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Custom ViewEngine in ASP.NET MVC3

, 24 Sep 2011
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MVC is a standard design pattern that many developers are familiar with. Some types of Web applications will benefit from the MVC framework.
Custom View Engine Output

Output Image

About MVC3 in ASP.NET

The Model-View-Controller (MVC) architectural pattern separates an application into three main components: the Model, the View, and the Controller. The ASP.NET MVC framework provides an alternative to the ASP.NET Web Forms pattern for creating Web applications. The ASP.NET MVC framework is a lightweight, highly testable presentation framework that (as with Web Forms-based applications) is integrated with existing ASP.NET features, such as master pages and membership-based authentication. The MVC framework is defined in the System.Web.Mvc assembly. More...

The MVC separates the user interface of an application into three main aspects:

  • The Model: A set of classes that describes the data you are working with as well as the business rules for how the data can be changed and manipulated.
  • The View: Defines how the application’s user interface (UI) will be displayed.
  • The Controller: A set of classes that handles communication from the user, overall application flow, and application-specific logic.

View Engine

By default, two View Engines RazorViewEngine and WebFormViewEngine are available in MVC3. But if we want to create a custom View Engine, we can use the IViewEngine interface.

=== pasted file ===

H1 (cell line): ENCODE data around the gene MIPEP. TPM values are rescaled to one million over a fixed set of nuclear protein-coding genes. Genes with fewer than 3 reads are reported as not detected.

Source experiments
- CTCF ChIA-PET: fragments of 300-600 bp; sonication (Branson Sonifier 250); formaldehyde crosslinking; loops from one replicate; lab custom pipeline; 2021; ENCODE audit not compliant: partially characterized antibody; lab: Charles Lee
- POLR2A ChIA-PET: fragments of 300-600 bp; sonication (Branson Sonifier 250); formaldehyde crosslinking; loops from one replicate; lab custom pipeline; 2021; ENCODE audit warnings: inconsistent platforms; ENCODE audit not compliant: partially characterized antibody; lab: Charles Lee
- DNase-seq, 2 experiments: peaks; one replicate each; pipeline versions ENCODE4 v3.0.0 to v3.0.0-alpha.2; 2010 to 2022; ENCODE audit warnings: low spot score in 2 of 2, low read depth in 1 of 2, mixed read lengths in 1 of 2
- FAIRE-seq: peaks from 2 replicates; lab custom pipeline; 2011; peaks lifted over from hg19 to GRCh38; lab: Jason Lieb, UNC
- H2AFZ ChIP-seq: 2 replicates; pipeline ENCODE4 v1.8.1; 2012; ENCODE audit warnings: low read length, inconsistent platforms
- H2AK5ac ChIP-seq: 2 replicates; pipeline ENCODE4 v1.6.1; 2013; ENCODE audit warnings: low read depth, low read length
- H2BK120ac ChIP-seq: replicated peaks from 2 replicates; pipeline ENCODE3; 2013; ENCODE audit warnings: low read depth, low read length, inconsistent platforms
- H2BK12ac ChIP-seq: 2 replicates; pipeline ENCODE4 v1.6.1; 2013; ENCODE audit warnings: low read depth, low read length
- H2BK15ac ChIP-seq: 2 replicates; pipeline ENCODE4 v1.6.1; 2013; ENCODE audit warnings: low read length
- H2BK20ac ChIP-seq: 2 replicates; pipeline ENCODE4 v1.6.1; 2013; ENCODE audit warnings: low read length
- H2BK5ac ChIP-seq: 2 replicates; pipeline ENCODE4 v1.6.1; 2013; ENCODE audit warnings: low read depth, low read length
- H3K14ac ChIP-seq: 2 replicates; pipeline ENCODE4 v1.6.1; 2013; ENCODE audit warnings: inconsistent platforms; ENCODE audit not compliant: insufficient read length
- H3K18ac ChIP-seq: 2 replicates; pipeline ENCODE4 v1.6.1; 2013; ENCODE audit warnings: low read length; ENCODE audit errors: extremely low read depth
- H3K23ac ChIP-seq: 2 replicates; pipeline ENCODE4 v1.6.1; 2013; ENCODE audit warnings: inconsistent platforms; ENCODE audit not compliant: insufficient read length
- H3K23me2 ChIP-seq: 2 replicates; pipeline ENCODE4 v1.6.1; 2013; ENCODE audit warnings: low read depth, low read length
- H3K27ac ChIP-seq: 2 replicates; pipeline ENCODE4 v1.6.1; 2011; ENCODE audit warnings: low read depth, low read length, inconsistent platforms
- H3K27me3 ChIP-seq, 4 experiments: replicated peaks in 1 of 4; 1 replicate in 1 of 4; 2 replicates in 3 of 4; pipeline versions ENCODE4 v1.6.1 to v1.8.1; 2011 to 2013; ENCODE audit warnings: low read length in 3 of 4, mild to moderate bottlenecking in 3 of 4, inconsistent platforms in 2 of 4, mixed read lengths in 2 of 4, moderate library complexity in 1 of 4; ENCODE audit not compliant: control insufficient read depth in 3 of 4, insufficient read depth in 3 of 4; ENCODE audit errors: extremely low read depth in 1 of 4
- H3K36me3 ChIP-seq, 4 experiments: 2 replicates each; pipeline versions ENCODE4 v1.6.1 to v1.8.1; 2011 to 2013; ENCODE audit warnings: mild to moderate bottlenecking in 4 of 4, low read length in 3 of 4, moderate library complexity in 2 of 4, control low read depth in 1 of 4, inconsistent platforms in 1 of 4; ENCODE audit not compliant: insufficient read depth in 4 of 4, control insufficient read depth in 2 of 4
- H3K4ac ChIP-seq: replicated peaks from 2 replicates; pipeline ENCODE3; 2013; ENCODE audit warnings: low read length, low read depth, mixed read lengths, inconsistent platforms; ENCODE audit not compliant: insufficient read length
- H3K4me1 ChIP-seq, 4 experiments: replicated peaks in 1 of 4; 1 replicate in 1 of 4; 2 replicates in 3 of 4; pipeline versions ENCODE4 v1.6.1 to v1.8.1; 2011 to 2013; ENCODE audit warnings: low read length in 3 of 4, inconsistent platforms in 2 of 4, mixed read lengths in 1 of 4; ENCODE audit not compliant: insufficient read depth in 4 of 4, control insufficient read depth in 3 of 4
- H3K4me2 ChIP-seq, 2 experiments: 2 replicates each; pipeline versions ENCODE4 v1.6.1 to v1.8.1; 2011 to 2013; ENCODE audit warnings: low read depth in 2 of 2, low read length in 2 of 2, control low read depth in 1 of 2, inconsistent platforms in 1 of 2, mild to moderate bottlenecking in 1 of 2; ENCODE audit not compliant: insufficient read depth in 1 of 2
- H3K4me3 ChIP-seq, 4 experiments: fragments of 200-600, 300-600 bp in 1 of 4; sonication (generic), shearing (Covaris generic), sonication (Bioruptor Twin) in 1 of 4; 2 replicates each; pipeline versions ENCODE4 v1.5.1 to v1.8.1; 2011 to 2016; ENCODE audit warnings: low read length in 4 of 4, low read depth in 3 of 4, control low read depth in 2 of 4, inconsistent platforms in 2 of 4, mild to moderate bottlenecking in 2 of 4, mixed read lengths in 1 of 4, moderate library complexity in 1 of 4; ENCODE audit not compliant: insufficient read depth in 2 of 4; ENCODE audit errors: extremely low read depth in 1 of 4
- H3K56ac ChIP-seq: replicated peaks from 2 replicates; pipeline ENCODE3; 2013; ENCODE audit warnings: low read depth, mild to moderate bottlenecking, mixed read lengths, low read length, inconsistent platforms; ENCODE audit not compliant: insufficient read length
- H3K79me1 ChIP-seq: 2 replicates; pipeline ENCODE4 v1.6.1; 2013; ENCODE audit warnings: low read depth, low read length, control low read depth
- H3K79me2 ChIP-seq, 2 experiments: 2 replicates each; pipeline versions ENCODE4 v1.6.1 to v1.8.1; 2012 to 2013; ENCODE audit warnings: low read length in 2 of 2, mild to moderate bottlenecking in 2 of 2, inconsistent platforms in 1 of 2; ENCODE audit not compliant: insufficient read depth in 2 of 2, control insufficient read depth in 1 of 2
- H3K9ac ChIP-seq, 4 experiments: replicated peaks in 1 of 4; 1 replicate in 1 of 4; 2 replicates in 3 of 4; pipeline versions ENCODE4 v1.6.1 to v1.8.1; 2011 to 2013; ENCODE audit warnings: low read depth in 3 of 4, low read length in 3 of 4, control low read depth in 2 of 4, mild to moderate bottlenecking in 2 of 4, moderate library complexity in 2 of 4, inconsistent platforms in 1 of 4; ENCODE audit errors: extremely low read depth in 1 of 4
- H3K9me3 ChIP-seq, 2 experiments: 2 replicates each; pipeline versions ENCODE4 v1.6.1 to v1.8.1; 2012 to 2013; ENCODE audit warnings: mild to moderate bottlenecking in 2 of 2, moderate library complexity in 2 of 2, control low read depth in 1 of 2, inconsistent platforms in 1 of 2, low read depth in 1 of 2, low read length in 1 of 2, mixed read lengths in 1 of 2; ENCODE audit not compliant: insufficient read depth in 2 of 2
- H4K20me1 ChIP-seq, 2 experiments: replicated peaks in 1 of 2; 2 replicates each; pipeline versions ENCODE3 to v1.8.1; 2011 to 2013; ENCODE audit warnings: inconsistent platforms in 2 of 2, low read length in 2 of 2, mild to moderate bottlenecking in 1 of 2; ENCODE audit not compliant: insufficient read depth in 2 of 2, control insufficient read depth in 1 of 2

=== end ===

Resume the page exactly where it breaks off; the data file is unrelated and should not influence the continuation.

IViewEngine has three methods: FindView, FindPartialView, ReleaseView. Note that the FindPartialView method works in the same way as FindView, except that it focuses on finding a partial view. The IViewEngine interface structure looks like:

public interface IViewEngine 
{
   ViewEngineResult FindPartialView(ControllerContext controllerContext, 
                    string partialViewName, bool useCache);
   ViewEngineResult FindView(ControllerContext controllerContext, 
                    string viewName,string masterName, bool useCache);
   void ReleaseView(ControllerContext controllerContext, IView view);
}

The IView interface is the second interface we need to implement when implementing a custom View Engine. The IView interface structure is:

public interface IView 
{
  void Render(ViewContext viewContext, TextWriter writer);
}

Custom Views have a ViewContext instance and a TextWriter instance to provide the information required for a custom View Engine, along with a TextWriter instance. The View is expected to consume the data in the ViewContext (such as the View data and Model) and then call methods of the TextWriter instance to render the output.

Creating a Custom View Engine

  1. Create an empty project of type MVC3 Application.
  2. Create a class Person in the Model directory.
  3. public class Person
    {
        public int Id { get; set; }
        public string Name { get; set; }
    }
  4. Create a folder Infrastructure/CustomViewEngine in the Views directory.
  5. Create a class MyView in the Infrastructure/CustomViewEngine folder and derived from the interface IVew.
  6. public class MyView : IView
     {
        public void Render(ViewContext viewContext, TextWriter textWriter)
        {
            Write(textWriter, "<u>Route Information</u>");
            foreach (string sKey in viewContext.RouteData.Values.Keys)
            { Write(textWriter, "<br/><b>Key</b>: {0}, <b>Value</b>: {1}", 
                      sKey, viewContext.RouteData.Values[sKey]); }
            Write(textWriter, "<br/><u>View Information</u>");
            foreach (string sKey in viewContext.ViewData.Keys)